In 1673, the first coal found in the New World was reported from along the Illinois River near Utica in LaSalle County (Ledvina, 1997). In the mid-19th century, another important find was made in the same area; Middle Pennsylvanian aged fossils were discovered along one of the tributaries of the Illinois River, the Mazon Creek (Shabica and Hay, 1997). Subsequent, extensive collecting of fossiliferous sideritic nodules across this area, by both amateurs and professionals, has led to large and important collections. Shortly after they were discovered, taxonomic review of this material commenced and has been ongoing since (e.g. Lesquereux, 1866, 1869, 1870, 1879-1884; Sellards, 1902a, 1902b, 1903, 1907; Noé, 1922, 1925a, 1925b; Arnold, and Steidtmann, 1937; Arnold, 1938; Janssen, 1940; Schopf, 1948; Abbott, 1954, 1958, Chaloner, 1956, 1958; Langford, 1958, 1963; Darrah, 1936, 1937, 1938, 1969; Taylor, 1967; Pfefferkorn et al., 1971; Pfefferkorn, 1973, 1976, 1979; DiMichele and Phillips, 1976; Pigg and Taylor, 1985; Drinnan et al., 1990; Drinnan and Crane, 1994; Wittry, 2006). As a result of these and other studies, in combination with intense collecting, the Mazon Creek floral assemblage has been recognized as highly diverse for its age (Pfefferkorn, 1979) and has gained recognition as a knoservat-lagerstätte (Feldman et al., 1993).
The vast majority of specimens held at the Field Museum are preserved within sideritic concretions, but plant fossils also occur as non-nodular carbonaceous compressions within the shale. All the specimens derive from the Middle Pennsylvanian (Desmoinesian) Francis Creek Shale Member of the Carbondale Formation in north eastern Illinois, from parts of Grundy, Kankakee, LaSalle, Livingston and Will counties (Baird, 1997a) and this is hereafter termed the Mazon Creek area. However, the majority of plant fossils were probably collected from spoil-piles associated with strip mines in Grundy, Will and Kankakee counties, Pits 1, 6 and mines near Morris being particularly important as well as to a lesser extent Pit 11. Francis Creek Shale deposits in Fulton County, Illinois and equivalent beds in Missouri and Oklahoma also contain fossil associations typical of the Mazon Creek associations (Baird, 1997a).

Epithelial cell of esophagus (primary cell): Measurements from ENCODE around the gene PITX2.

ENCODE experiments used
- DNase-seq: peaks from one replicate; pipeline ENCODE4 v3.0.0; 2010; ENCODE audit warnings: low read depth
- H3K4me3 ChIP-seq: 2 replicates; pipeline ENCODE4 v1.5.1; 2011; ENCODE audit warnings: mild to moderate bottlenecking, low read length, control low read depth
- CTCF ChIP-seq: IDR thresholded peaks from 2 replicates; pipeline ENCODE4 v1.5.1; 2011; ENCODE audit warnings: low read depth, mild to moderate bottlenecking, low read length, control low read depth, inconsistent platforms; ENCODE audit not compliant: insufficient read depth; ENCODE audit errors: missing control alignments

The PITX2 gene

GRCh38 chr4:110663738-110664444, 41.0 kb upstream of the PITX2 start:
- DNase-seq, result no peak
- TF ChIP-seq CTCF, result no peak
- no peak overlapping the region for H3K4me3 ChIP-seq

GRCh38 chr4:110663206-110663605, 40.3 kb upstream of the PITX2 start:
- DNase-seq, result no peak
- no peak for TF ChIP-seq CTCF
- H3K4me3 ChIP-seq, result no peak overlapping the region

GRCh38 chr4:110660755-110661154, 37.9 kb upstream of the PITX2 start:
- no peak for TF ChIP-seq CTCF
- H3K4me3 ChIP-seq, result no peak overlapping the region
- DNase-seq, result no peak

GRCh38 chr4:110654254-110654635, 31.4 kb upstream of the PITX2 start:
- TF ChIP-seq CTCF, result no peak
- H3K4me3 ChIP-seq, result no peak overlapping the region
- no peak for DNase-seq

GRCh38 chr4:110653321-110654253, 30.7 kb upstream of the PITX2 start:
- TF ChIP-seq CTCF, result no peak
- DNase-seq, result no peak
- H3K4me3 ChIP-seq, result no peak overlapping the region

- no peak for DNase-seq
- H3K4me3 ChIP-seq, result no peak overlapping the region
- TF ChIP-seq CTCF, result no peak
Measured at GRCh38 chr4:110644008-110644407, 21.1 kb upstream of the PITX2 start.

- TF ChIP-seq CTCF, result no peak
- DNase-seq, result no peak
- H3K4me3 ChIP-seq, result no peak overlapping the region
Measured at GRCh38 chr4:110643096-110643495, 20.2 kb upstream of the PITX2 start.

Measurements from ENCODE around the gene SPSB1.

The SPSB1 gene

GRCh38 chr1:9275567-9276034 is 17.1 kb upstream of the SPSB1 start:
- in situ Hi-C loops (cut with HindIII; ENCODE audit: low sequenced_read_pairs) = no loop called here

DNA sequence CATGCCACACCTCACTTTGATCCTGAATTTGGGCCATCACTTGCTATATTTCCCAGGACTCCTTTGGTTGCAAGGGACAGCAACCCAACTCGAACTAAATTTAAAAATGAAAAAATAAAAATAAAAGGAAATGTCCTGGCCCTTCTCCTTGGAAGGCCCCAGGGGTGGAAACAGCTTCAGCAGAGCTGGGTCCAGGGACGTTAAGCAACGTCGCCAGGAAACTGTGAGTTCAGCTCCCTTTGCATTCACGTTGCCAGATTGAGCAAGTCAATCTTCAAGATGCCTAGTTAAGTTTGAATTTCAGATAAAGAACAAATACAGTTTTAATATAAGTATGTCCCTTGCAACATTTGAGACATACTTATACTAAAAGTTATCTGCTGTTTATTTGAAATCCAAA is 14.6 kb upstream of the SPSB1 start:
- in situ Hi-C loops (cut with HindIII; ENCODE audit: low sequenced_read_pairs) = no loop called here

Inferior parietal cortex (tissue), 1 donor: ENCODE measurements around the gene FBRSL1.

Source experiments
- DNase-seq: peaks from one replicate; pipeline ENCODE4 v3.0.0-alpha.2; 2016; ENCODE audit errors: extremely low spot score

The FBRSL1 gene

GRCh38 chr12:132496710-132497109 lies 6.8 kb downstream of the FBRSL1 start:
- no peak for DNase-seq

The Francis Creek Shale locally measures up to 25 m in thickness and rests on the Colchester (No. 2) Coal, which extends from western Indiana to Oklahoma (Baird, 1997c). Unlike the Colchester Coal, the Francis Creek Shale is not persistent and may thin significantly and locally may even be absent (Smith, 1970). This shale is interpreted as a progradational deltaic sediment and contains both a terrestrial/freshwater biota (Braidwood Biota) and a more open water prodelta-estuary, storm affected, marine biota (Essex Biota) (Baird, 1997b, 1997c).
Unlike the coastal Colchester Coal, which was dominated by lycopsids, the Francis Creek Shale flora (Braidwood Biota) was dominated by ferns, pteridosperms and sphenopsids and is considered to represent a less paralic setting (Baird, 1997c). Pecopterids are the most abundant element of this flora and are estimated to comprise about 26% of all Braidwood Biota specimens collected (Baird and Anderson, 1997).
Images of selected specimens:
Stephanospermum konopeonus - FMNH PP27766
Cordaites sp. - FMNH PP55152
Alethopteris serlii - FMNH P30098
Macroneuropteris scheuchzeri - FMNH PP46058
Macroneuropteris scheuchzeri - FMNH P31395
Oligocarpia sp. - FMNH PP25366
Laveineopteris rarinervis - FMNH - PP5606
Spiropteris sp. - FMNH PP26844
Kankakeea grundyi - FMNH PP27718
Pecopteris cf. bucklandii - FMNH PP26922
Crenulopteris acadica - FMNH PP2648
Radstockia kidstonii - FMNH PP53618
Sphenophyllum majus - FMNH PP2934
Asterophyllites equisetiformis - FMNH P30919
Annularia sphenophylloides - FMNH PP29325
Cordaianthus sp. - FMNH PP32403